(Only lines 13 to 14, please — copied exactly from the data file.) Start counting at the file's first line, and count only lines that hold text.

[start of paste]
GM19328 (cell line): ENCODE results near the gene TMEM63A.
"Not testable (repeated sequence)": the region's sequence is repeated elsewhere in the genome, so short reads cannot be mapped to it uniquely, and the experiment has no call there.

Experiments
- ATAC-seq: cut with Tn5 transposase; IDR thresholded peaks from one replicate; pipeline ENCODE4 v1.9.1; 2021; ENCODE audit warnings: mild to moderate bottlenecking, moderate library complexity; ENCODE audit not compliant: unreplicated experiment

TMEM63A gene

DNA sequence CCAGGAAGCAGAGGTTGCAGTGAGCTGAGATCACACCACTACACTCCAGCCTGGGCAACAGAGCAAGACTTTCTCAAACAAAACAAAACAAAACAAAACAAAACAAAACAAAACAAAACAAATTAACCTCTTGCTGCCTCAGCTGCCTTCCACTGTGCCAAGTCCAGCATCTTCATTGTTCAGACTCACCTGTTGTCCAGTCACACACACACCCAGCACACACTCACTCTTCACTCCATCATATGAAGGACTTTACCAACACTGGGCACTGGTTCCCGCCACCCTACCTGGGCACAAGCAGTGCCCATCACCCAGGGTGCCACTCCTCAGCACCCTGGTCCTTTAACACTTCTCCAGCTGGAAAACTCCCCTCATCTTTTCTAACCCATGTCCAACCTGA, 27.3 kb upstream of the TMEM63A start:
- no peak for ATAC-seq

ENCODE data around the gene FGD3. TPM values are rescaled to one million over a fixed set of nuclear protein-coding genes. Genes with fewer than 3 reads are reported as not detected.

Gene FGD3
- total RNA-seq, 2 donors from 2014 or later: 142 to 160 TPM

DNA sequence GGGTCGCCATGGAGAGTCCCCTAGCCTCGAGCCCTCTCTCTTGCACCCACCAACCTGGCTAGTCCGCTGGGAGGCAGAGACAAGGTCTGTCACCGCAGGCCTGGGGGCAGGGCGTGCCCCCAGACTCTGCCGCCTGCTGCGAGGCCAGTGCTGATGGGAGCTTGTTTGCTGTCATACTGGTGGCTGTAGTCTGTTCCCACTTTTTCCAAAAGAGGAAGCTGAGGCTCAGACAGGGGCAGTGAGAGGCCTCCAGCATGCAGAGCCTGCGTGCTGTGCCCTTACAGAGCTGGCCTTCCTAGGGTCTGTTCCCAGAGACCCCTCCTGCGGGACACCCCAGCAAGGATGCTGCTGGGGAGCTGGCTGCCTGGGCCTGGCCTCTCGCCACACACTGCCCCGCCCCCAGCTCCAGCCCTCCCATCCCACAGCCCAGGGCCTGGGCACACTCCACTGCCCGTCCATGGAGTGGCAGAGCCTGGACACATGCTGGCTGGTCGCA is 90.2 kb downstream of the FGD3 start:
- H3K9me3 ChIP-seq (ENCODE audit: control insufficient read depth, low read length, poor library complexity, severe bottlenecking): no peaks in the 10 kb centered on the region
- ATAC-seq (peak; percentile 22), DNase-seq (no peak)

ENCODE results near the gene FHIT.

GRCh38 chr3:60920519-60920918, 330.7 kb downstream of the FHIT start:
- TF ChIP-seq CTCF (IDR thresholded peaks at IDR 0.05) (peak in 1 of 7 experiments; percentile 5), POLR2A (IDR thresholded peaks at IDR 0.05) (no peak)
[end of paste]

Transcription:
- ATAC-seq (peak; percentile 22), DNase-seq (no peak)

ENCODE results near the gene FHIT.